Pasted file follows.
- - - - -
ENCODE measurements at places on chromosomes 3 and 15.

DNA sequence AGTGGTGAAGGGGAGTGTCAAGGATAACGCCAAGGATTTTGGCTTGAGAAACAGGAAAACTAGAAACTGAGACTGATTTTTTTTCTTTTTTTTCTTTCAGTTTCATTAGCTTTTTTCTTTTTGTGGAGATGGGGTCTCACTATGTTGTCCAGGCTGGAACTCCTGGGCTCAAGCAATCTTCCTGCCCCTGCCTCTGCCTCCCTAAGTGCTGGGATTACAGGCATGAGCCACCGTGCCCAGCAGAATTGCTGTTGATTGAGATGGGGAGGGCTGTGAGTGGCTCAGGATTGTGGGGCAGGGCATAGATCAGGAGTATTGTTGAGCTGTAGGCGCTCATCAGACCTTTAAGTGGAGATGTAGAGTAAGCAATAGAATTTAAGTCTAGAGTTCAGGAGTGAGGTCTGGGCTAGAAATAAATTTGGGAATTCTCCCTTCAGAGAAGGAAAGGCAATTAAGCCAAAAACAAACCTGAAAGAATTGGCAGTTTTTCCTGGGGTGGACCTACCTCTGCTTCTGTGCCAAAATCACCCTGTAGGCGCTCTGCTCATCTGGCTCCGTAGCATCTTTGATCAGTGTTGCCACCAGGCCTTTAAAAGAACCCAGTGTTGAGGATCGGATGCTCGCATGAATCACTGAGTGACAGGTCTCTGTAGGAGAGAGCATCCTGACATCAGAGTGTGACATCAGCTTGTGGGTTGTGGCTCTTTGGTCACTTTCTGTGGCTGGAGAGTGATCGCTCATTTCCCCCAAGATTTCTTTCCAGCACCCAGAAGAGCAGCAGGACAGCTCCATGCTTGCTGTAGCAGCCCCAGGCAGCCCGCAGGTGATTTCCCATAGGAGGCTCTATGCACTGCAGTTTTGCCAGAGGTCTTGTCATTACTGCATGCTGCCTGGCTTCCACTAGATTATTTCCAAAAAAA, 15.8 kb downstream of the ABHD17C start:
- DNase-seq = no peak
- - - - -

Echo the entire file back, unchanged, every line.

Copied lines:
ENCODE measurements at places on chromosomes 3 and 15.

DNA sequence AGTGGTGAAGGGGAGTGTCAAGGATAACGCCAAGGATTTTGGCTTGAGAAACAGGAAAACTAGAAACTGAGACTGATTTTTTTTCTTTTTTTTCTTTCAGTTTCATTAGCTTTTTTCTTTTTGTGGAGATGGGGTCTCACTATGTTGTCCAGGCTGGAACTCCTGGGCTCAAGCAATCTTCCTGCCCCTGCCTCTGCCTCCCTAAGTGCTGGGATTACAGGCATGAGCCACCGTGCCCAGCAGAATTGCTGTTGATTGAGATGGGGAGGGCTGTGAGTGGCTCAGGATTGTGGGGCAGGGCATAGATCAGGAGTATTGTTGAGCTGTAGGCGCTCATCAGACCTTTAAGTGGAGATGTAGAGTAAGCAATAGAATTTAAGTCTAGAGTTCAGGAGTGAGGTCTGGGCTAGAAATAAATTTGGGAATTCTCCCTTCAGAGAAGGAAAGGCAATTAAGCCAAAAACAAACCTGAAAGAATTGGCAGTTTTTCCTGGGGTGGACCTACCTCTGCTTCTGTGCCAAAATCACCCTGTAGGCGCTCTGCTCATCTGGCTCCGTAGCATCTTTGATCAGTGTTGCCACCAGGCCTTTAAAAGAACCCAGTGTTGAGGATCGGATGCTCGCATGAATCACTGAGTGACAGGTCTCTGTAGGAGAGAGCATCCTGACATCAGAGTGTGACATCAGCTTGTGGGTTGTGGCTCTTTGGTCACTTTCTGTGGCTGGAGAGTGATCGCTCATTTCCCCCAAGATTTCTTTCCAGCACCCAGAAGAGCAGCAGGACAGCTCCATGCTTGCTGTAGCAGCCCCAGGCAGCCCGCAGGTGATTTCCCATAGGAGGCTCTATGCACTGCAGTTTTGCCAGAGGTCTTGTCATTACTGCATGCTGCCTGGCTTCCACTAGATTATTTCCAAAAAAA, 15.8 kb downstream of the ABHD17C start:
- DNase-seq = no peak